Engineering doctoral student is Vanderbilt’s first recipient of Rabi Young Investigator Award

Abitha Srinivas’ work to improve image quality in portable MRI systems with minimal passive shielding could reduce the reliance on shielded rooms and allow for truly portable and more accessible MRI.

Vanderbilt engineering graduate student Sai Abitha Srinivas received the I.I. Rabi Young Investigator Award at the 2022 meeting of the International Society for Magnetic Resonance in Medicine, held May 7-12 in London. This award is recognition for her work to improve image quality in portable MRI systems with minimal passive shielding that could reduce the reliance on shielded rooms and allow for truly portable and more accessible MRI.

Abitha Srinivas

The I.I. Rabi Young Investigator Award is named after the physicist who discovered nuclear magnetic resonance, and it is given for original basic science research in magnetic resonance to authors of papers published in Magnetic Resonance in Medicine journal.

This is the highest award given to a young scientist by the ISMRM and Srinivas is the first Vanderbilt recipient. She will receive a certificate and a monetary award. The award is affirmation from extremely talented people in our field that the work we do really does matter,” Srinivas said. 

Srinivas, a third-year doctoral student in the Department of Biomedical Engineering, received the award for her paper, “External Dynamic InTerference Estimation and Removal (EDITER) for low field MRI,” by authors Stephen F. Cauley, Jason P. Stockmann, Charlotte R. Sappo, Christopher E. Vaughn, Lawrence L. Wald, William A. Grissom and Clarissa Z. Cooley. Srinivas was selected for the award by a committee of 15 senior scientists after delivering an extended podium talk and giving interviews at the London meeting, which had 4,200 attendees.

Srinivas is a trainee in the Vanderbilt University Institute of Imaging Science and a research assistant in the laboratory of Professor William Grissom, her adviser. “Abitha is an idea machine, and it’s awesome to see her recognized for it. Her award also reflects the Society’s appreciation for work that advances MRI technology for underserved populations and point-of-care applications.“ Paper co-authors Sappo and Vaughn also are Grissom Lab trainees.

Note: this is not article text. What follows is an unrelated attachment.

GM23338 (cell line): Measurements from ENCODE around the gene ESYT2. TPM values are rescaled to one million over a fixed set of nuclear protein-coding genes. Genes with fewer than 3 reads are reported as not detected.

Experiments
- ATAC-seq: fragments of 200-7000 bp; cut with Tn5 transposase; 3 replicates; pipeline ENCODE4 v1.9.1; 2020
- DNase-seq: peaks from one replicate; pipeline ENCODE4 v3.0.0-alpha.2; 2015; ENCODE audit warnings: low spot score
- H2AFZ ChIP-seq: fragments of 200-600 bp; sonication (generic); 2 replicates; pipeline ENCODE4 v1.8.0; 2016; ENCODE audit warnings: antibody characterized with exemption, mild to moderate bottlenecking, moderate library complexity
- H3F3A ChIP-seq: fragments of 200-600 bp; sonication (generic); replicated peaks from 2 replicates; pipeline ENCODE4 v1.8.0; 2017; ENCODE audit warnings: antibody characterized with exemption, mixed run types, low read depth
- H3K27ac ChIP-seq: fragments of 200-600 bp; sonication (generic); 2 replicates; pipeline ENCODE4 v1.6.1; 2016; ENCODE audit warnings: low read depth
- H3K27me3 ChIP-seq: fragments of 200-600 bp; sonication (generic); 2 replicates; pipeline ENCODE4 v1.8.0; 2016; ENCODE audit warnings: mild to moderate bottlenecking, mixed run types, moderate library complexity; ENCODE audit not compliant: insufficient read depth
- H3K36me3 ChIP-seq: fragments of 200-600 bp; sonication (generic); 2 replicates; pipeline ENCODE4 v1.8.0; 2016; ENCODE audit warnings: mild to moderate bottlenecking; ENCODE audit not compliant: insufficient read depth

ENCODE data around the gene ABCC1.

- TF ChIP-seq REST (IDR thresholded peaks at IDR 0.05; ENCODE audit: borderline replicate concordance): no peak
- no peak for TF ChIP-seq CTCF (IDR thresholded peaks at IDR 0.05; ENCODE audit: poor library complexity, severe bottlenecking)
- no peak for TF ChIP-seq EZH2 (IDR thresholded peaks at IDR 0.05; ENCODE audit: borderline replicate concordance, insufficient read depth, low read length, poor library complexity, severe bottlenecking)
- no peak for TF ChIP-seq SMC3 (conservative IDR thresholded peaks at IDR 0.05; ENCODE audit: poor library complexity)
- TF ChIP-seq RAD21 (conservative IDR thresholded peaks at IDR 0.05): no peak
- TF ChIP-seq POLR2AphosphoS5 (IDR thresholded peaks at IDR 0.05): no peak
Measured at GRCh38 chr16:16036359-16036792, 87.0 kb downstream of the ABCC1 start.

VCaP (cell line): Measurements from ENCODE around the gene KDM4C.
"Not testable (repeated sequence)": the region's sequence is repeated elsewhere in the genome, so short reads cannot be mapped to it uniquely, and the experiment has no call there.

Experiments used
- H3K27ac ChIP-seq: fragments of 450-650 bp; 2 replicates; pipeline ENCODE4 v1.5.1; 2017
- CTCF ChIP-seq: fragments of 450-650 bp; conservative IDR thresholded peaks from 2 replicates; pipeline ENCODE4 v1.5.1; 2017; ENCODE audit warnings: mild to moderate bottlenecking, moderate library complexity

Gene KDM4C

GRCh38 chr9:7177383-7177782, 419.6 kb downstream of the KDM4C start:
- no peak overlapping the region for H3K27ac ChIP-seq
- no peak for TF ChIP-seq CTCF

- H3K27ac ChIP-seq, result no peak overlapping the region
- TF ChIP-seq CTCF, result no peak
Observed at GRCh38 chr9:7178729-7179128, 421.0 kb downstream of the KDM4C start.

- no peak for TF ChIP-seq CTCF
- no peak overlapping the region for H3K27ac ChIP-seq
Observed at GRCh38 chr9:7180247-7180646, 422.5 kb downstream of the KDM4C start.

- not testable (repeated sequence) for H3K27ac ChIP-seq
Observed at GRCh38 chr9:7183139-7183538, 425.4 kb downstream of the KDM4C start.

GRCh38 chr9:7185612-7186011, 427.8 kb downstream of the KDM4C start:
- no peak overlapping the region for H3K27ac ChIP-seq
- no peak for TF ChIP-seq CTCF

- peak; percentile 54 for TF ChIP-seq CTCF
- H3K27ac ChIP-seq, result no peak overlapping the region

Point-of-care MRI requires operation outside of shielded rooms normally used to block image-degrading electromagnetic interference (EMI). To address this, Srinivas introduced the EDITER method—External Dynamic InTerference Estimation and Removal—an external sensor-based method to remove image anomalies from external interference sources.

The basic idea is to place additional sensors around the body that are only sensitive to EMI and not the signals of interest for imaging, and then subtract those signals from the main sensor that collects image data. A key distinguishing feature of the method is that it requires no separate calibration before imaging, which enables it to suppress EMI that changes during an MRI scan. This means that the method can, for example, suppress anomalies arising due to EMI from a medical pump that switches on midway through a scan.

“EDITER’s robustness to time-varying EMI is its most important feature because in real-world scenarios where portable MRIs need to be in emergency rooms or ICUs, equipment in the room switches on and off constantly. The EMI it produces can vary over the duration of the scan,” Srinivas said. “Overall, the dynamic nature of this method and the ease of its implementation make clinical translation feasible.”

Srinivas’ fascination with MRI began with an undergraduate senior design project. “Our team made a gradient system pipeline for a very low field MRI system at Visvesvaraya Technological University, Bangalore. With a se­vere lack of clinical MRIs in my home country, I was motivated to learn about MRI physics and building things from scratch,” Srinivas said. “My overall career goal is to make accessible, low-field MRI more clinical­ly viable.”

Contact: Brenda Ellis, 615 343-6314